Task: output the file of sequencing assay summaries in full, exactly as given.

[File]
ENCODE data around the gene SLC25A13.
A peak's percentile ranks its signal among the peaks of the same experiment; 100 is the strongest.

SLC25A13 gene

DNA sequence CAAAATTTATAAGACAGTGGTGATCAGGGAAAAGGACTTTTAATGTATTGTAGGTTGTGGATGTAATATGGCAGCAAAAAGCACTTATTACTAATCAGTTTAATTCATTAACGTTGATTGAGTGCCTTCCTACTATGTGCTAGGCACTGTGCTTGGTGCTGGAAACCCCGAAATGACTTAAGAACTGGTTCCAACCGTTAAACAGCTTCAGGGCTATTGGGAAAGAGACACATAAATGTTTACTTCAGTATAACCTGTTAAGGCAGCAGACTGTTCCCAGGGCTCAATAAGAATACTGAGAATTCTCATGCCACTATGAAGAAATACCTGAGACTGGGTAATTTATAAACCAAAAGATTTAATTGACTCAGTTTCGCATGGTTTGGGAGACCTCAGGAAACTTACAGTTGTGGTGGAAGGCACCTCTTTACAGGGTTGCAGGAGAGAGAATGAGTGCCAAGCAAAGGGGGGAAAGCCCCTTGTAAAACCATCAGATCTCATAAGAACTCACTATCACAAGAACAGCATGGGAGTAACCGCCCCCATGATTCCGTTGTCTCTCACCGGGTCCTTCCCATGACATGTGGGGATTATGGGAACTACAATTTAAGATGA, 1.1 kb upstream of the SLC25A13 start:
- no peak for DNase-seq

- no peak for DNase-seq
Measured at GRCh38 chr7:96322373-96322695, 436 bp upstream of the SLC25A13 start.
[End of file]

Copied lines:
ENCODE data around the gene SLC25A13.
A peak's percentile ranks its signal among the peaks of the same experiment; 100 is the strongest.

SLC25A13 gene

DNA sequence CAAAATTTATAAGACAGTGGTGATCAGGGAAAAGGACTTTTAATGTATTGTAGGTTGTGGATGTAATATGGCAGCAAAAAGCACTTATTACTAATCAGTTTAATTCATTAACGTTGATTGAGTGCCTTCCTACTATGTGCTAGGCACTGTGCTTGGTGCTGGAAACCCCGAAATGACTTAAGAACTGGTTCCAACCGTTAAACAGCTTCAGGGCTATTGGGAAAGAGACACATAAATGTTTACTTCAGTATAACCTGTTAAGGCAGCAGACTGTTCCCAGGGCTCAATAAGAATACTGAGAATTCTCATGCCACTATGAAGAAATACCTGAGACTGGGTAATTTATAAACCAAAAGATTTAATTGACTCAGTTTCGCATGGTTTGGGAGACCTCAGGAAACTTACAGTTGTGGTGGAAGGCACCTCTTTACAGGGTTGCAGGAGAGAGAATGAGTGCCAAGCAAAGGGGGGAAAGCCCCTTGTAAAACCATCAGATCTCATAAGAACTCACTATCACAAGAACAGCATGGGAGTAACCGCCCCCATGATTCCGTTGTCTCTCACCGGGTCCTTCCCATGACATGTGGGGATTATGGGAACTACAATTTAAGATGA, 1.1 kb upstream of the SLC25A13 start:
- no peak for DNase-seq

- no peak for DNase-seq
Measured at GRCh38 chr7:96322373-96322695, 436 bp upstream of the SLC25A13 start.